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Old 03-13-24, 09:29 PM
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Doesn't matter to me what people use, I just think it's asinine that some wheel makers are adament everyone should be on tubeless hookless rims. The cycling industry seems really fixated on removing options and choices. I don't know why, I feel cycling is a hobby and hobbies are more fun with choices and variations. Mechanical vs Electric, Rim vs Disc, Tubeless/Tube/Tub, clincher/hookless, I don't see why industry can provide the choices and let the rider choose. I get if if someone is capable they are able to find what they want, but just browsing a local shop, all the road bikes are the same regardless of brand, they all look the same too.
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Old 03-13-24, 10:35 PM
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Originally Posted by zymphad
Doesn't matter to me what people use, I just think it's asinine that some wheel makers are adament everyone should be on tubeless hookless rims. The cycling industry seems really fixated on removing options and choices. I don't know why, I feel cycling is a hobby and hobbies are more fun with choices and variations. Mechanical vs Electric, Rim vs Disc, Tubeless/Tube/Tub, clincher/hookless, I don't see why industry can provide the choices and let the rider choose. I get if if someone is capable they are able to find what they want, but just browsing a local shop, all the road bikes are the same regardless of brand, they all look the same too.
Trek's recent reset had a prominent goal of reducing SKUs.

"Any color you want, as long as it's black."
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Old 03-13-24, 11:24 PM
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Originally Posted by SoSmellyAir
Well, we are all glad that you are now finally riding with a mobile phone, albeit reluctantly.
I appreciate your sentiment but I assure you this will not become a normal occurrence for me. I knew this was going to be a longer than normal training ride. And I knew there was the potential for being stranded (or injured) as much as 20 miles away from my ride.

For my normal training rides of <30 miles in which I'm never more than 15 miles from home and rarely more than 5 miles from town, I have no intention of carrying my phone. I know most of you can't fathom that but I reject my eLeash as much and as often as I can.
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Old 03-14-24, 01:20 AM
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Originally Posted by VegasJen
I appreciate your sentiment but I assure you this will not become a normal occurrence for me. I knew this was going to be a longer than normal training ride. And I knew there was the potential for being stranded (or injured) as much as 20 miles away from my ride.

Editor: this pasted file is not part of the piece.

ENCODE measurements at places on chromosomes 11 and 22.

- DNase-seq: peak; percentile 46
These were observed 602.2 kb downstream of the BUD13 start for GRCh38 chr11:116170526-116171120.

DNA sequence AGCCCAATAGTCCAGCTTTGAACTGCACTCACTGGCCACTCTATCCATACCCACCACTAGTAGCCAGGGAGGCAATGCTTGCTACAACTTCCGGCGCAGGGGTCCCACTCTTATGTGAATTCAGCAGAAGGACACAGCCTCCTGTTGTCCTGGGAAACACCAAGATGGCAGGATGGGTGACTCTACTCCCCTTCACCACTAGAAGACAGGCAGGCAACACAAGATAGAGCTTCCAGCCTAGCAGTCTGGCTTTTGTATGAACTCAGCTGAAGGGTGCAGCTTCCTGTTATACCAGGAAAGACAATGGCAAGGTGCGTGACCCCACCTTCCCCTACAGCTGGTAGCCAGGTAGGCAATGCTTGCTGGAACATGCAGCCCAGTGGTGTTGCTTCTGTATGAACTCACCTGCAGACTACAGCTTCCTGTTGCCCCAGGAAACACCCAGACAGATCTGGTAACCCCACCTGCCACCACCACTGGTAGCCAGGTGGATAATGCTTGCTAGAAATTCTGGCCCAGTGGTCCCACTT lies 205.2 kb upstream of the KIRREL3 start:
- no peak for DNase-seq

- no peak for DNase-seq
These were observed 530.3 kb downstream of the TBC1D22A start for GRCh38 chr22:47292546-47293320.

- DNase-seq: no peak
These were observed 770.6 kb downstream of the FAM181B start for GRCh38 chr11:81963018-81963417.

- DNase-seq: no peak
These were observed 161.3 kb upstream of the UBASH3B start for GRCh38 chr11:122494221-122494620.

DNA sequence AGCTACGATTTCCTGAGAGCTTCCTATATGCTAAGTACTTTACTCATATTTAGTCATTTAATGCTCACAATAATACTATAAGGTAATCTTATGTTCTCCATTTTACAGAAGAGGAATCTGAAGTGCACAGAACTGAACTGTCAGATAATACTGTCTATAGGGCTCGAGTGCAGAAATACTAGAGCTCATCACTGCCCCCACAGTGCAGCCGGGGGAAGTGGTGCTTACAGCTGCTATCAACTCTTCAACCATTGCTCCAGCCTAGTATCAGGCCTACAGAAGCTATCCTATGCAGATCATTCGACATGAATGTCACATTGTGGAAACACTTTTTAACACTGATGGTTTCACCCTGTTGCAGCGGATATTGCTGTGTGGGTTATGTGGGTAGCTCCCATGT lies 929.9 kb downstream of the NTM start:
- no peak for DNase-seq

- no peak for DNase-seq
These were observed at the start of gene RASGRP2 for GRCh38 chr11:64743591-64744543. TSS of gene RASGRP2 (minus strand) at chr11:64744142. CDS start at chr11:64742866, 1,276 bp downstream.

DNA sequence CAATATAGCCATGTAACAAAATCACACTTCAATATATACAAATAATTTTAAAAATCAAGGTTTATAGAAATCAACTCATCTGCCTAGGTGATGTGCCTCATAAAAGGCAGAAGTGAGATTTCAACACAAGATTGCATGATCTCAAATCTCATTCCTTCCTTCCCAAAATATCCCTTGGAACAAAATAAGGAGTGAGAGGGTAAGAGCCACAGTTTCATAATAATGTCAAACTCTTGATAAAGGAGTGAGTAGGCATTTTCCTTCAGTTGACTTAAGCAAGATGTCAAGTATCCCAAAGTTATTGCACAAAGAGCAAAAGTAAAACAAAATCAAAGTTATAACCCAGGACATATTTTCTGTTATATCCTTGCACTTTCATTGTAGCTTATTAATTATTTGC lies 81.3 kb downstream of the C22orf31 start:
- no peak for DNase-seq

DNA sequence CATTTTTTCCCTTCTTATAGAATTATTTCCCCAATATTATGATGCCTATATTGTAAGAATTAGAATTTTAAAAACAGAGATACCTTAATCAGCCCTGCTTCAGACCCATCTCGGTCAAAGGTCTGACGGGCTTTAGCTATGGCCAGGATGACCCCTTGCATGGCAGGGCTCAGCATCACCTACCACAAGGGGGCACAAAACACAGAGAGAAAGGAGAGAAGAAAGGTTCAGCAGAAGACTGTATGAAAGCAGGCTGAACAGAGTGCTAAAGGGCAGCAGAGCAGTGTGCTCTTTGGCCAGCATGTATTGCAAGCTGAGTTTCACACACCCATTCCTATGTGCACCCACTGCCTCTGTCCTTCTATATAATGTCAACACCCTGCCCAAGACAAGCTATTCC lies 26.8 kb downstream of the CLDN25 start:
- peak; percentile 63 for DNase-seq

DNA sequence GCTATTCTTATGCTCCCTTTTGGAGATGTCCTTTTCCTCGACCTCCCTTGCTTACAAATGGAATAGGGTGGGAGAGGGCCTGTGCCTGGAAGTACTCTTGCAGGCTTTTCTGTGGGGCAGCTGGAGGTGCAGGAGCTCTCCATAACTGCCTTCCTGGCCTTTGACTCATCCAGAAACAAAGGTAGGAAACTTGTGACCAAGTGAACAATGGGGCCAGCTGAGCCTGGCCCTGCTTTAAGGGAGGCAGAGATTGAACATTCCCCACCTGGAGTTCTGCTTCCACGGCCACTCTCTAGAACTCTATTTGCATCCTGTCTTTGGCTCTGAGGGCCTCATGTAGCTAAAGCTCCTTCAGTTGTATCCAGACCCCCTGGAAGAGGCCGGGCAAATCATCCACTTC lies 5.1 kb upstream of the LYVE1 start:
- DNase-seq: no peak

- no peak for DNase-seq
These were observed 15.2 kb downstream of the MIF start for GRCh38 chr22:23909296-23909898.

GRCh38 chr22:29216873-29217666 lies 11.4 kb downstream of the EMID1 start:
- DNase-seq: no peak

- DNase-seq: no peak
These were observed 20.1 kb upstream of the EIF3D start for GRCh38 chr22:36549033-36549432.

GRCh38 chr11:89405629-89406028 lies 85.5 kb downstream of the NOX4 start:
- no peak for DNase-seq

For my normal training rides of <30 miles in which I'm never more than 15 miles from home and rarely more than 5 miles from town, I have no intention of carrying my phone. I know most of you can't fathom that but I reject my eLeash as much and as often as I can.
Mine is an iLeash, but at least it can be disabled via its power button.
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Old 03-14-24, 02:07 AM
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Originally Posted by VegasJen
I appreciate your sentiment but I assure you this will not become a normal occurrence for me. I knew this was going to be a longer than normal training ride. And I knew there was the potential for being stranded (or injured) as much as 20 miles away from my ride.

For my normal training rides of <30 miles in which I'm never more than 15 miles from home and rarely more than 5 miles from town, I have no intention of carrying my phone. I know most of you can't fathom that but I reject my eLeash as much and as often as I can.
You are clearly a very capable and self-reliant individual so I think it’s entirely down to your own preferences and I kind of get the appeal of the sense of freedom. Personally I find them indispensable and it’s the one thing I never forget when I leave the house.

The work phone never comes anywhere with me at the weekend though.
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Old 03-14-24, 04:16 AM
  #350  
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Originally Posted by VegasJen
I appreciate your sentiment but I assure you this will not become a normal occurrence for me. I knew this was going to be a longer than normal training ride. And I knew there was the potential for being stranded (or injured) as much as 20 miles away from my ride.

For my normal training rides of <30 miles in which I'm never more than 15 miles from home and rarely more than 5 miles from town, I have no intention of carrying my phone. I know most of you can't fathom that but I reject my eLeash as much and as often as I can.
Just switch it off or into privacy mode while you ride. That one time you might just need it could be life saving or at the very least save you some unnecessary hassle.